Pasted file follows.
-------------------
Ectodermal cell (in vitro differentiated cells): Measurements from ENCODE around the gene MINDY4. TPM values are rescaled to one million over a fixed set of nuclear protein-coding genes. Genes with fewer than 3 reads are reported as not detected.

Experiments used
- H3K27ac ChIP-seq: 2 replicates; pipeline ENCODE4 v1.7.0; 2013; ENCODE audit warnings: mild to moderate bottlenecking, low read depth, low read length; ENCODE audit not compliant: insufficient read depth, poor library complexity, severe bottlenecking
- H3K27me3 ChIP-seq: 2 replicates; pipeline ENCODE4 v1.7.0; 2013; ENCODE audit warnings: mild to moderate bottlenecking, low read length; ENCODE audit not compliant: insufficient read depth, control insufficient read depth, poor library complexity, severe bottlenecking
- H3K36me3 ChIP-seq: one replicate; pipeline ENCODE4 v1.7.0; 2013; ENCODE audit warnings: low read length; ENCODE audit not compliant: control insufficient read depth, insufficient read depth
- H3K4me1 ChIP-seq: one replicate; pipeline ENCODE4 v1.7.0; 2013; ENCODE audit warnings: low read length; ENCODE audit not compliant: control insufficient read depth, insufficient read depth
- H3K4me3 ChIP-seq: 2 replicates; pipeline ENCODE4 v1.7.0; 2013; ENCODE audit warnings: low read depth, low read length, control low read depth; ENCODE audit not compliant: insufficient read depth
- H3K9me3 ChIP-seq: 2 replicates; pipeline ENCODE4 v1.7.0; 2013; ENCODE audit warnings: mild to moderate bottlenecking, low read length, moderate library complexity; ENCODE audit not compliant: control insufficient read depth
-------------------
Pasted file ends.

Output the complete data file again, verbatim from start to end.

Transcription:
Ectodermal cell (in vitro differentiated cells): Measurements from ENCODE around the gene MINDY4. TPM values are rescaled to one million over a fixed set of nuclear protein-coding genes. Genes with fewer than 3 reads are reported as not detected.

Experiments used
- H3K27ac ChIP-seq: 2 replicates; pipeline ENCODE4 v1.7.0; 2013; ENCODE audit warnings: mild to moderate bottlenecking, low read depth, low read length; ENCODE audit not compliant: insufficient read depth, poor library complexity, severe bottlenecking
- H3K27me3 ChIP-seq: 2 replicates; pipeline ENCODE4 v1.7.0; 2013; ENCODE audit warnings: mild to moderate bottlenecking, low read length; ENCODE audit not compliant: insufficient read depth, control insufficient read depth, poor library complexity, severe bottlenecking
- H3K36me3 ChIP-seq: one replicate; pipeline ENCODE4 v1.7.0; 2013; ENCODE audit warnings: low read length; ENCODE audit not compliant: control insufficient read depth, insufficient read depth
- H3K4me1 ChIP-seq: one replicate; pipeline ENCODE4 v1.7.0; 2013; ENCODE audit warnings: low read length; ENCODE audit not compliant: control insufficient read depth, insufficient read depth
- H3K4me3 ChIP-seq: 2 replicates; pipeline ENCODE4 v1.7.0; 2013; ENCODE audit warnings: low read depth, low read length, control low read depth; ENCODE audit not compliant: insufficient read depth
- H3K9me3 ChIP-seq: 2 replicates; pipeline ENCODE4 v1.7.0; 2013; ENCODE audit warnings: mild to moderate bottlenecking, low read length, moderate library complexity; ENCODE audit not compliant: control insufficient read depth